The Business On... Meg Whitman, Hewlett-Packard

 

The comeback queen?

On the verge of being named chief executive of Hewlett-Packard, according to reports last night. Yes, the former eBay boss and failed gubernatorial candidate is about to sip from the poison chalice of tech, taking over the C-suite of the world's largest computer manufacturer.



What about whatshisname?

Leo Apotheker, the blink-and-you'll-miss-him chief executive? In less than a year at the helm, he presided over a 47 per cent share price fall and a strategy review that horrified investors. The rumour that the board was considering firing him sent the shares soaring, and when you find out your chief exec is worth minus-$5bn, you kind of have to fire him. That's two major tech companies he has been fired from in three years (the last one was German software giant SAP).



Why Whitman?

She wanted it. I'm not being facetious – the fractious HP board has a habit of undermining and then firing its CEOs, which makes hiring tough. Ms Whitman joined HP as a non-exec this year, and she is keen to rehabilitate herself after a humiliating run for Governor of California last year.



Humiliating?

Ms Whitman dipped into her $1.3bn fortune to fund the most expensive electoral campaign in history and still lost. Revelations she had an undocumented immigrant as a housekeeper rather undermined her anti-illegal immigration stance. One assumes her keenness to get back into business means she no longer hopes for the vice-presidency slot in a Mitt Romney-style White House bid.



Is she qualified to run HP?

Oh, that little matter. Neither was Mr Apotheker, who was a software guy. Ms Whitman at least has a robust CV, including a stint as a consultant at Bain Capital, where she met Mr Romney. She started out in sales at Procter & Gamble and she joined eBay when it had just 30 employees. As for running a hardware company managing a difficult transition to software and services – well, investors will take some convincing.

Start your day with The Independent, sign up for daily news emails
Latest stories from i100
Have you tried new the Independent Digital Edition apps?
Independent Dating
and  

By clicking 'Search' you
are agreeing to our
Terms of Use.

iJobs Job Widget
iJobs People

Guru Careers: Graduate Resourcer / Recruitment Account Executive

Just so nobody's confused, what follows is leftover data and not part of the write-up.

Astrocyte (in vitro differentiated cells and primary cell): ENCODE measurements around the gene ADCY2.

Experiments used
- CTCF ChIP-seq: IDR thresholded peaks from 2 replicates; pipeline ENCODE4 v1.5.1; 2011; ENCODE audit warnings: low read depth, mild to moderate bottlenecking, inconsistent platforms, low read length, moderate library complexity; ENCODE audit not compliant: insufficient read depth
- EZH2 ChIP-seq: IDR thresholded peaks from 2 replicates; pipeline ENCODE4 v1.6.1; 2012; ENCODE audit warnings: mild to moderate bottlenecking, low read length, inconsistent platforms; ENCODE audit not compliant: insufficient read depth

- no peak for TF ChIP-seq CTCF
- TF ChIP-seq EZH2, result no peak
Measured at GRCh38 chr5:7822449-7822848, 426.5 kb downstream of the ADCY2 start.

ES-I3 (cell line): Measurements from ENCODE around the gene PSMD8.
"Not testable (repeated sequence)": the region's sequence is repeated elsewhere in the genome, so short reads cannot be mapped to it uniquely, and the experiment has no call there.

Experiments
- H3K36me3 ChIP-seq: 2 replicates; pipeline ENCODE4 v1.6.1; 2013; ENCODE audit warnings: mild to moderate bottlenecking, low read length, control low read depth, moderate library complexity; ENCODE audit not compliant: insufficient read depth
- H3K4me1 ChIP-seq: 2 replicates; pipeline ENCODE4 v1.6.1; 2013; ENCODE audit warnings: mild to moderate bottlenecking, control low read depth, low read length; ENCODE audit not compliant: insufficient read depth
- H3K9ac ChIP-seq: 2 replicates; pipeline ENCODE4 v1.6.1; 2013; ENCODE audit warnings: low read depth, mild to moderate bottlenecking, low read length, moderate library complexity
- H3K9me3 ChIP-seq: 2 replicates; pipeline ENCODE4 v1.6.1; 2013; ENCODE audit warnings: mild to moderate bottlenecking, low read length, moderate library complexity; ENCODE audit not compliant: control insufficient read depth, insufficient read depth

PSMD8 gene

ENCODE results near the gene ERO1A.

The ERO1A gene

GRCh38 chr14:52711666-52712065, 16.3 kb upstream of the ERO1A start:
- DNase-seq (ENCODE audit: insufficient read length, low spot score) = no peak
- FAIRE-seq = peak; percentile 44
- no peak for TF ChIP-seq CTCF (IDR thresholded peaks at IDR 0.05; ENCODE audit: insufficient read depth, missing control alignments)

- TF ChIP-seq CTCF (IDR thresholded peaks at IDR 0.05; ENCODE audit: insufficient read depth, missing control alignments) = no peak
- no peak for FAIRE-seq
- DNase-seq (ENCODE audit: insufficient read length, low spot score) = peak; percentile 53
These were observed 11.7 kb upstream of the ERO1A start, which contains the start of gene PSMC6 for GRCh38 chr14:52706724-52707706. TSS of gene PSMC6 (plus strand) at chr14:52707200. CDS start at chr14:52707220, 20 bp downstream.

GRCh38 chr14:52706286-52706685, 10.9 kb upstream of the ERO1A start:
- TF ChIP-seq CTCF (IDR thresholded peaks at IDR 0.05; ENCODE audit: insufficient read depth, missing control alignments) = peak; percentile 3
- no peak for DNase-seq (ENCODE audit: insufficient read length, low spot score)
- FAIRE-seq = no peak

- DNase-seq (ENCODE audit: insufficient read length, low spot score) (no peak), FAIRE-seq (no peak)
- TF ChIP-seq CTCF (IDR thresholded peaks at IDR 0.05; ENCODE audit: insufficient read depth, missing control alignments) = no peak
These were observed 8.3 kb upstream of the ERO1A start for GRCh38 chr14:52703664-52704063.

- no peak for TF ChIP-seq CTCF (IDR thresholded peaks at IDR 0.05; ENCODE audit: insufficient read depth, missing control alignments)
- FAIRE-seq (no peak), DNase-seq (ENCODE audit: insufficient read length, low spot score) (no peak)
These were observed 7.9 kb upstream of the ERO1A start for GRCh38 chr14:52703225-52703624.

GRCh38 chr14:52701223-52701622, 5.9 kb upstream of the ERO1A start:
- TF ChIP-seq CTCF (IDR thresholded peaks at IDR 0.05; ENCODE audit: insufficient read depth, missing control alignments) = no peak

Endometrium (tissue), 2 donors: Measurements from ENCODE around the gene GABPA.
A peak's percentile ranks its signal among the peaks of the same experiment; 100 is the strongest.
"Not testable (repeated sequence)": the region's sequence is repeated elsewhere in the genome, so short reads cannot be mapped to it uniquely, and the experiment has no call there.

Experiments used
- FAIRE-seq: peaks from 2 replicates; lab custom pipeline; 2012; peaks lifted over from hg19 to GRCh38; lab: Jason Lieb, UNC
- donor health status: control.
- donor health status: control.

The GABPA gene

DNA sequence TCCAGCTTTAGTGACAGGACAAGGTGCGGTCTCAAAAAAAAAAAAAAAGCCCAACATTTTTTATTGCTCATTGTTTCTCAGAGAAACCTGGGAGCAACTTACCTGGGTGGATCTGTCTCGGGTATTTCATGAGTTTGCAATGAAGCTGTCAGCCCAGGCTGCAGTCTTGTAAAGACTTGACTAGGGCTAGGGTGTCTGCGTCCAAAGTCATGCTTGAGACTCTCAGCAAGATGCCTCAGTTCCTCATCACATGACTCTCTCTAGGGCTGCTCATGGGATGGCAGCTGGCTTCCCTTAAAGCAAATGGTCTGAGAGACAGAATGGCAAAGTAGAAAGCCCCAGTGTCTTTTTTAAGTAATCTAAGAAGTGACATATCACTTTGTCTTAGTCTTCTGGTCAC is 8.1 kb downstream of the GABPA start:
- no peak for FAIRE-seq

£18k + Bonus: Guru Careers: We are seeking a bright, enthusiastic and internet...

Reach Volunteering: Chair and trustees sought for YMCA Bolton

VOLUNTARY ONLY - EXPENSES REIMBURSED: Reach Volunteering: Bolton YMCA is now a...

Tradewind Recruitment: Geography Teacher

£150 - £180 per day: Tradewind Recruitment: Geography Teacher Geography teach...

Tradewind Recruitment: Geography Teacher

£150 - £180 per day: Tradewind Recruitment: Geography Teacher Geography teach...

Day In a Page

Abuse - and the hell that came afterwards

Abuse - and the hell that follows

James Rhodes on the extraordinary legal battle to publish his memoir
Why we need a 'tranquility map' of England, according to campaigners

It's oh so quiet!

The case for a 'tranquility map' of England
'Timeless fashion': It may be a paradox, but the industry loves it

'Timeless fashion'

It may be a paradox, but the industry loves it
If the West needs a bridge to the 'moderates' inside Isis, maybe we could have done with Osama bin Laden staying alive after all

Could have done with Osama bin Laden staying alive?

Robert Fisk on the Fountainheads of World Evil in 2011 - and 2015
New exhibition celebrates the evolution of swimwear

Evolution of swimwear

From bathing dresses in the twenties to modern bikinis
Sun, sex and an anthropological study: One British academic's summer of hell in Magaluf

Sun, sex and an anthropological study

One academic’s summer of hell in Magaluf
From Shakespeare to Rising Damp... to Vicious

Frances de la Tour's 50-year triumph

'Rising Damp' brought De la Tour such recognition that she could be forgiven if she'd never been able to move on. But at 70, she continues to flourish - and to beguile
'That Whitsun, I was late getting away...'

Ian McMillan on the Whitsun Weddings

This weekend is Whitsun, and while the festival may no longer resonate, Larkin's best-loved poem, lives on - along with the train journey at the heart of it
Kathryn Williams explores the works and influences of Sylvia Plath in a new light

Songs from the bell jar

Kathryn Williams explores the works and influences of Sylvia Plath
How one man's day in high heels showed him that Cannes must change its 'no flats' policy

One man's day in high heels

...showed him that Cannes must change its 'flats' policy
Is a quiet crusade to reform executive pay bearing fruit?

Is a quiet crusade to reform executive pay bearing fruit?

Dominic Rossi of Fidelity says his pressure on business to control rewards is working. But why aren’t other fund managers helping?
The King David Hotel gives precious work to Palestinians - unless peace talks are on

King David Hotel: Palestinians not included

The King David is special to Jerusalem. Nick Kochan checked in and discovered it has some special arrangements, too
More people moving from Australia to New Zealand than in the other direction for first time in 24 years

End of the Aussie brain drain

More people moving from Australia to New Zealand than in the other direction for first time in 24 years
Meditation is touted as a cure for mental instability but can it actually be bad for you?

Can meditation be bad for you?

Researching a mass murder, Dr Miguel Farias discovered that, far from bringing inner peace, meditation can leave devotees in pieces
Eurovision 2015: Australians will be cheering on their first-ever entrant this Saturday

Australia's first-ever Eurovision entrant

Australia, a nation of kitsch-worshippers, has always loved the Eurovision Song Contest. Maggie Alderson says it'll fit in fine